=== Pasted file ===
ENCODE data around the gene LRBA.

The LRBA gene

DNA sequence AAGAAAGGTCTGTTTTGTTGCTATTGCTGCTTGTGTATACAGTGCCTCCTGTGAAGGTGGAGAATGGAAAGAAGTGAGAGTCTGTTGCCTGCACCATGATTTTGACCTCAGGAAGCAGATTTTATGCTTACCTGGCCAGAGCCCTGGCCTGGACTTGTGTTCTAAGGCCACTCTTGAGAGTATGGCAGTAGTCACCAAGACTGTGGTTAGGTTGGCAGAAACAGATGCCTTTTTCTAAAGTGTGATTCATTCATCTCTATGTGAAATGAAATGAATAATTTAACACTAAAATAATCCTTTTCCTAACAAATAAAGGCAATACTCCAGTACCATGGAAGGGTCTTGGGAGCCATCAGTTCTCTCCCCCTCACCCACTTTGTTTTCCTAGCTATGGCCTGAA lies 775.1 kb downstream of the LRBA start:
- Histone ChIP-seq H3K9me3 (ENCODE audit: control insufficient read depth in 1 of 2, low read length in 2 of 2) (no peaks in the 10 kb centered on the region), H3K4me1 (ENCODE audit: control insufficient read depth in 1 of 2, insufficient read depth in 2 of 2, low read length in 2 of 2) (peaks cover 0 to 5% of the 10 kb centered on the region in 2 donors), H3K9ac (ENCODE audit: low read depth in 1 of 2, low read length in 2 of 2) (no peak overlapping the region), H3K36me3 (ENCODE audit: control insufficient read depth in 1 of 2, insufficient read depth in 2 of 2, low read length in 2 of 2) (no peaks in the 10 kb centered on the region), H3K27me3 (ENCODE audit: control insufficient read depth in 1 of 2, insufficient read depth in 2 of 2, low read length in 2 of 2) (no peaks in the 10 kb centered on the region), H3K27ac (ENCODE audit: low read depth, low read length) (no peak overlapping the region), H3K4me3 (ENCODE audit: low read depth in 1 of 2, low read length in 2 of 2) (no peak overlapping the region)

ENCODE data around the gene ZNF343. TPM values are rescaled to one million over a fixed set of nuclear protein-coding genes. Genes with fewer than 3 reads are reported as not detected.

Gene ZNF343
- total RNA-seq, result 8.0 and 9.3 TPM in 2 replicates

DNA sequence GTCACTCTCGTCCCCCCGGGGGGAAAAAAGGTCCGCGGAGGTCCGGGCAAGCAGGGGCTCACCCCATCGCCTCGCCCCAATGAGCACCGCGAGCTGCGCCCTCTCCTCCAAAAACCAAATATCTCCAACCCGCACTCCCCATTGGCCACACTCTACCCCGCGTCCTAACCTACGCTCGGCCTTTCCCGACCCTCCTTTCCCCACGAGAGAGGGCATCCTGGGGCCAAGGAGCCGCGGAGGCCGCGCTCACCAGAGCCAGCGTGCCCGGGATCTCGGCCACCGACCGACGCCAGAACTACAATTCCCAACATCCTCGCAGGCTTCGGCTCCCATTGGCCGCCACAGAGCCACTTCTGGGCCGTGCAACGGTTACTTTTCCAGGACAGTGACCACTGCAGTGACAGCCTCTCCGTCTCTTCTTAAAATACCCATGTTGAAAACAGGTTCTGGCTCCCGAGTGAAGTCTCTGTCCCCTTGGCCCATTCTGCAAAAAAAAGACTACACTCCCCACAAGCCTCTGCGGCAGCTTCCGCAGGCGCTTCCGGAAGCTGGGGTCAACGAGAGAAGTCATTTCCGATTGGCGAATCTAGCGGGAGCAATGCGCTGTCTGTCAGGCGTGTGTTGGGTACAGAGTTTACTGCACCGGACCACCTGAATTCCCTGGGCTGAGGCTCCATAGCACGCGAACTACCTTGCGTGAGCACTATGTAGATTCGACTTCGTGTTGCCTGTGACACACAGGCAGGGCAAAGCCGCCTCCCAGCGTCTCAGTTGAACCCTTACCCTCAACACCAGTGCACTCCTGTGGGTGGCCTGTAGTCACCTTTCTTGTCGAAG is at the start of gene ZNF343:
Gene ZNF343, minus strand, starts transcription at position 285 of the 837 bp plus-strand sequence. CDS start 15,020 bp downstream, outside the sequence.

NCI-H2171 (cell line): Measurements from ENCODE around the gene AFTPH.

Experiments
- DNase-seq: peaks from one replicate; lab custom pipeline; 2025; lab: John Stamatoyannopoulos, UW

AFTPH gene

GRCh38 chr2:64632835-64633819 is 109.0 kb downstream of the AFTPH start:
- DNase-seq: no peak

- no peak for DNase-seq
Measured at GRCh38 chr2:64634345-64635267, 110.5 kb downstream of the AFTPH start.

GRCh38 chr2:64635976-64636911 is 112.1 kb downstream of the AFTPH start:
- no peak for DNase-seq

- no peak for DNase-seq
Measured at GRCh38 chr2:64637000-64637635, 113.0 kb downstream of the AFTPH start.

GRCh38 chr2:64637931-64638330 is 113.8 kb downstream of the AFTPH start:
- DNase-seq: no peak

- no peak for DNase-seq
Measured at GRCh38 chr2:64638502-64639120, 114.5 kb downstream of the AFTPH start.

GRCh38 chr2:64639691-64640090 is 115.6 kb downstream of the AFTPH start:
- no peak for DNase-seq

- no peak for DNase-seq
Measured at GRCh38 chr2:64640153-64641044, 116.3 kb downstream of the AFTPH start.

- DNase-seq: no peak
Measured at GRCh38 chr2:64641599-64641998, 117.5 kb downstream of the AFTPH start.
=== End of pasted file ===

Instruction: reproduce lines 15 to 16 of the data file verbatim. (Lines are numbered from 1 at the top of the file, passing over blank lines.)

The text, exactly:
- DNase-seq: no peak

- no peak for DNase-seq